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The Great East Japan Earthquake and cultural heritage: towards an archaeology of disaster

Published online by Cambridge University Press:  02 January 2015

Katsuyuki Okamura
1Osaka City Cultural Properties Association, 1-1-35 Hoenzaka, Chuo Ward, Osaka, 540-0006, Japan (Email:
Atsushi Fujisawa
2Archaeology Research Office, Tohoku University, 27-1 Kawauchi, Aoba Ward, Sendai, Miyagi, Japan (Email:
Yasuhisa Kondo
3Department of Computer Science, Tokyo Institute of Technology, 2-12-1-W8-72 Ookayama, Meguro-ku, Tokyo, 152-8552, Japan (Email:
Yu Fujimoto
4Culture and Information Science, Doshisha University, 1-3 Miyakodani, Kyotanabe, Kyoto, 610-0394, Japan (Email:
Tomokatsu Uozu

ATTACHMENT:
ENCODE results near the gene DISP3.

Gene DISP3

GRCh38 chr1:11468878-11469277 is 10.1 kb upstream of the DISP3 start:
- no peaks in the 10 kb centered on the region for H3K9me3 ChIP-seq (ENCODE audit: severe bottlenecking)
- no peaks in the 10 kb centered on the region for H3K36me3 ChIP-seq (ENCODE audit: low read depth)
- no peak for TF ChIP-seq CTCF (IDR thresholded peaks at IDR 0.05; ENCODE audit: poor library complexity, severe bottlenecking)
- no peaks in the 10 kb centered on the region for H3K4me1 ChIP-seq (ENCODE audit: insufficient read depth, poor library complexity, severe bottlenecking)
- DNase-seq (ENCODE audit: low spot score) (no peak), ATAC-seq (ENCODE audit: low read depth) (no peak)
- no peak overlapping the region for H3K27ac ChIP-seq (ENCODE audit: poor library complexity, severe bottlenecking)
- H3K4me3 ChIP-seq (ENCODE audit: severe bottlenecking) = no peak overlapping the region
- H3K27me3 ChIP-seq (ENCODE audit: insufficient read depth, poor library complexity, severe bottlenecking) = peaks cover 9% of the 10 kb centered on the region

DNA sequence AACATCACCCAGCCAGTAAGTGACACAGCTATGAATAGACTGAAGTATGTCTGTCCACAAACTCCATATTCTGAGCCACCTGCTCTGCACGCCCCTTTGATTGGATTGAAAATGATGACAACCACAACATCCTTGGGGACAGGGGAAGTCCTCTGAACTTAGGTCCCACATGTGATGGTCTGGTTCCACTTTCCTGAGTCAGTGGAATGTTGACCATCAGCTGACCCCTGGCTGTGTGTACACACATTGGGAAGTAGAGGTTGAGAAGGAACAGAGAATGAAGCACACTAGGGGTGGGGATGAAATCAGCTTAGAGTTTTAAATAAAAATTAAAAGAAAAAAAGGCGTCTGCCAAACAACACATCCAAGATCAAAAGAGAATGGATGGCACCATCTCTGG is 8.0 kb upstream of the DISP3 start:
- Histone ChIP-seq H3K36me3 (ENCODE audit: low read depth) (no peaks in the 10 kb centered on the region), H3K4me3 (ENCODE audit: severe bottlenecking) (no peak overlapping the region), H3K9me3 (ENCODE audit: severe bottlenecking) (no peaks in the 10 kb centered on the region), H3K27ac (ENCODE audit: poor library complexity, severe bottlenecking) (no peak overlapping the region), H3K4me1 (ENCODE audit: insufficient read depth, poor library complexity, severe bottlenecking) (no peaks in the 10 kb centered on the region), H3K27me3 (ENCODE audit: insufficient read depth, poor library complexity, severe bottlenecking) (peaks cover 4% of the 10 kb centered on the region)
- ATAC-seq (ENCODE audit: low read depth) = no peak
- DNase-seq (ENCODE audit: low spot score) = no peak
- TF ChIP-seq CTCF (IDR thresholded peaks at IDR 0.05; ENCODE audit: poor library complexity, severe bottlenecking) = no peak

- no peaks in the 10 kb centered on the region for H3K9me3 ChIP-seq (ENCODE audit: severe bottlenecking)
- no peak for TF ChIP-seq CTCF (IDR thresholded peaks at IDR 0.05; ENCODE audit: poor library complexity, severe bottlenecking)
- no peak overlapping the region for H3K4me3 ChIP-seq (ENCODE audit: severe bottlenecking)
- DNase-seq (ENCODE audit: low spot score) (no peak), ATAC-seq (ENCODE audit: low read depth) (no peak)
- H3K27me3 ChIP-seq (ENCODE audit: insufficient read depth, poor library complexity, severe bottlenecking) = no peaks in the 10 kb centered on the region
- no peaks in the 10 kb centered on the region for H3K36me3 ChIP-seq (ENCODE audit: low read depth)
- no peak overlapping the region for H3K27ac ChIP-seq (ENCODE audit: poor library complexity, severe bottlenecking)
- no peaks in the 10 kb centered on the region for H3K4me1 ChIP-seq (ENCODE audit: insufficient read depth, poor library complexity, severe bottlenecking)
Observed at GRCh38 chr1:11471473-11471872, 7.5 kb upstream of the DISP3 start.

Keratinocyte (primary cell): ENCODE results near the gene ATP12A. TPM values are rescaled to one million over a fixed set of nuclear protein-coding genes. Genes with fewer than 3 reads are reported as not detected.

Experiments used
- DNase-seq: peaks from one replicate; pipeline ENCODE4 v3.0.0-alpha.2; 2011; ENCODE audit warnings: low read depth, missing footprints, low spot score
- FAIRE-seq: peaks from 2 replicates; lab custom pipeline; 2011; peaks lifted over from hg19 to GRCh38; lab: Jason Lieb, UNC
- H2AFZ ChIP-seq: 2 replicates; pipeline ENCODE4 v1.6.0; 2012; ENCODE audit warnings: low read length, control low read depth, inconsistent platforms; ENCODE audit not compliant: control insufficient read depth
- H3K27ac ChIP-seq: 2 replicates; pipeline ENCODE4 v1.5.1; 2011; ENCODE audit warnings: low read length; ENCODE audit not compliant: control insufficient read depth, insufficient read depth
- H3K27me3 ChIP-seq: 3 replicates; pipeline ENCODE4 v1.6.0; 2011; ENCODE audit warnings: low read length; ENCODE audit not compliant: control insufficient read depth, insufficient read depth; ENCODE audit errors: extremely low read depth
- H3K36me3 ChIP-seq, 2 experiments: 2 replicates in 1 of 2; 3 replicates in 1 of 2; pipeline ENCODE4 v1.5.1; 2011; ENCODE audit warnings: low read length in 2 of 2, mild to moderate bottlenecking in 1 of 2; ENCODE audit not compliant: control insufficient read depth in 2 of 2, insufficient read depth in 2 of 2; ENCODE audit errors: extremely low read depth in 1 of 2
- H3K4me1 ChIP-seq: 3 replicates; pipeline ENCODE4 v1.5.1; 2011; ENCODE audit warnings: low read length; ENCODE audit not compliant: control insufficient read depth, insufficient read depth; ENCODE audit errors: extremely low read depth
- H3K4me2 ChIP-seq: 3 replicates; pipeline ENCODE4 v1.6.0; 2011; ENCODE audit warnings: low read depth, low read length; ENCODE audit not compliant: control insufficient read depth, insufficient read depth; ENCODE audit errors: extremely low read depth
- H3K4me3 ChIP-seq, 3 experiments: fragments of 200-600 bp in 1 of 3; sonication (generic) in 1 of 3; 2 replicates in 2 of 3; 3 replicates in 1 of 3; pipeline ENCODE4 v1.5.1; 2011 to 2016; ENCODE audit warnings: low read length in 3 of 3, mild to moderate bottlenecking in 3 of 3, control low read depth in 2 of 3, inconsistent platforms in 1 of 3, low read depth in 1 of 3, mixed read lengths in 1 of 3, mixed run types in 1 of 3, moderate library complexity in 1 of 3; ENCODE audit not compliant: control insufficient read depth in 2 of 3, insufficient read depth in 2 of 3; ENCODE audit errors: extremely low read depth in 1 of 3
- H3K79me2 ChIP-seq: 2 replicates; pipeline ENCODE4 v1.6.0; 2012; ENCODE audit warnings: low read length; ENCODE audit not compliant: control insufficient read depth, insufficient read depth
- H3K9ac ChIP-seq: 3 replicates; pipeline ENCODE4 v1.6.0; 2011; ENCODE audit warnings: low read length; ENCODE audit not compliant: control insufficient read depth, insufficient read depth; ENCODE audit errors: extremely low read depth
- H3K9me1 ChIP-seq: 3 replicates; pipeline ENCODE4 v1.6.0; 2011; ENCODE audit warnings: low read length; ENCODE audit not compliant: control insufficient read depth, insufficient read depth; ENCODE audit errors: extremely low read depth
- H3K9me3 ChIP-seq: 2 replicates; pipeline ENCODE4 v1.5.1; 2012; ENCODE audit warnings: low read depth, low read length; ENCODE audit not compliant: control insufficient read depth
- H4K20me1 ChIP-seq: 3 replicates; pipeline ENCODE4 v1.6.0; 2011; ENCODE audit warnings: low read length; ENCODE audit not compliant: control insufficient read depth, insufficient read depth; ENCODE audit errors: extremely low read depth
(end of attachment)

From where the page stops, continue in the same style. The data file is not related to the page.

5History Research Institute, Otemae University, 6-42 Ochayashocho, Nishinomiya, Hyogo, 662-8552, Japan (Email:
Yumiko Ogawa
6Osaka Prefectural Government, 1-14-16 Nanko-Kita, Suminoe Ward, Osaka, 559-8555, Japan (Email:
Simon Kaner
7Sainsbury Institute for the Study of Japanese Arts and Cultures, University of East Anglia, 64 The Close, Norwich, NR4 7TJ, UK (Email:
Koji Mizoguchi
8Graduate School of Social and Cultural Studies, Kyushu University, 744 Motooka, Nishi Ward, Fukuoka, Japan (Email:


The earthquake that struck Japan on 11 March 2011, named the Great East Japan Earthquake by the Japanese government, was one of the largest seismic events the world has seen for generations. Akira Matsui reported his experience of visiting the areas devastated by the earthquake and tsunami soon afterwards, outlining the initial assessment of damage caused to museums and cultural heritage assets, and the plans for their rescue (Kaner et a/ 2011; Matsui 201 I a). The present contribution reports how far the implementation of these plans has been successful, the prospects for the future, and situates all of this in a broader context of archaeological response to earthquakes.

Research Article
Copyright © Antiquity Publications Ltd 2013

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